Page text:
President Donald Trump’s administration has told the Federal Communications Commission that China Telecom’s authorizations to operate in the U.S. should be revoked following a national security review.
“Today, more than ever, the life of the nation and its people runs on our telecommunications networks,” John Demers, assistant attorney general for national security, said in a statement, according to Broadcasting & Cable. “The security of our government and professional communications, as well as of our most private data, depends on our use of trusted partners from nations that share our values and our aspirations for humanity. Today’s action is but our next step in ensuring the integrity of America’s telecommunications systems.”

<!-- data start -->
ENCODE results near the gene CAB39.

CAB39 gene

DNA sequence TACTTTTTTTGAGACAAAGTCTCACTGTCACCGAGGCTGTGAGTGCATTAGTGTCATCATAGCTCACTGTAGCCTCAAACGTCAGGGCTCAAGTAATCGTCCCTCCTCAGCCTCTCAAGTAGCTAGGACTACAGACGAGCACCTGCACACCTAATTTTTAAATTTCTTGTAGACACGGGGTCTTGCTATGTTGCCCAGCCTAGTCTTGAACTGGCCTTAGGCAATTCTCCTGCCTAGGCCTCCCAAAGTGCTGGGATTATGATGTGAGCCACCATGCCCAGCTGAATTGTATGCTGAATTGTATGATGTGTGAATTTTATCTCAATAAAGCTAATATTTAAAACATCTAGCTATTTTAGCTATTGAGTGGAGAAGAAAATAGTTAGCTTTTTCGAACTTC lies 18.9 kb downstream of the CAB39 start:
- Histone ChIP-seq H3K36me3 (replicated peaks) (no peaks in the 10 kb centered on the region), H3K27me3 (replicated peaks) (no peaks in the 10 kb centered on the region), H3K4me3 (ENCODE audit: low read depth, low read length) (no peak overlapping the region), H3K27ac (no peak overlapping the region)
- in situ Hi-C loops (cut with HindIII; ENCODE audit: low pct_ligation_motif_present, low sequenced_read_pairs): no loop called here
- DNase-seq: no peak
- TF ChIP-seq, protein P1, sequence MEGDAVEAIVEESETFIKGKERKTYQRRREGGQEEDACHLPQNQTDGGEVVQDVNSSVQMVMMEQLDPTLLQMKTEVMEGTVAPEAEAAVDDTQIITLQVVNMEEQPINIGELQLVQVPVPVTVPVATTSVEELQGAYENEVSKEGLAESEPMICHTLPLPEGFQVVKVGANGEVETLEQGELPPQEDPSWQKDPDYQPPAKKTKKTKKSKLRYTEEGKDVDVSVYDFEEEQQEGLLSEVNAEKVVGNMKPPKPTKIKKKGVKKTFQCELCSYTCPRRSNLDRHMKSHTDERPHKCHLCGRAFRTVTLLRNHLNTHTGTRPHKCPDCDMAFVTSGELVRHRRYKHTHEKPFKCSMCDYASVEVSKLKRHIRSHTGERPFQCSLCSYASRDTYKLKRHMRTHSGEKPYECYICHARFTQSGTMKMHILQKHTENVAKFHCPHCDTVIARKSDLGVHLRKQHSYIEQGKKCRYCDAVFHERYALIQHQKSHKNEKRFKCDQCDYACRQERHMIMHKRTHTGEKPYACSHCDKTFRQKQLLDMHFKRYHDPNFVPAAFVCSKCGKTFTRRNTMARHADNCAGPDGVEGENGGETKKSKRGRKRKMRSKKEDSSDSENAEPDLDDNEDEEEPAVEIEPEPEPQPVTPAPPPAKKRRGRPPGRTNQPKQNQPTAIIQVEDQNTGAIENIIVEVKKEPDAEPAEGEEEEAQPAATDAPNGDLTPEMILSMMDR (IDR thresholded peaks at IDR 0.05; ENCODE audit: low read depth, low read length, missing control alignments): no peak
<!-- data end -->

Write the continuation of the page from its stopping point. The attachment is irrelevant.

The recommendation cites concerns that China Telecom may be influenced or controlled by the Chinese government, which the administration found has ramped up its malicious cybersecurity activities since the authorizations for China Telecom were first transferred in 2007.
The report also cites: "Inaccurate statements by China Telecom to U.S. government authorities about where China Telecom stored its U.S. records, raising questions about who has access to those records; Inaccurate public representations by China Telecom concerning its cybersecurity practices, which raise questions about China Telecom’s compliance with federal and state cybersecurity and privacy laws; and The nature of China Telecom’s U.S. operations, which provide opportunities for PRC state-actors to engage in malicious cyber activity enabling economic espionage and disruption and misrouting of U.S. communications."
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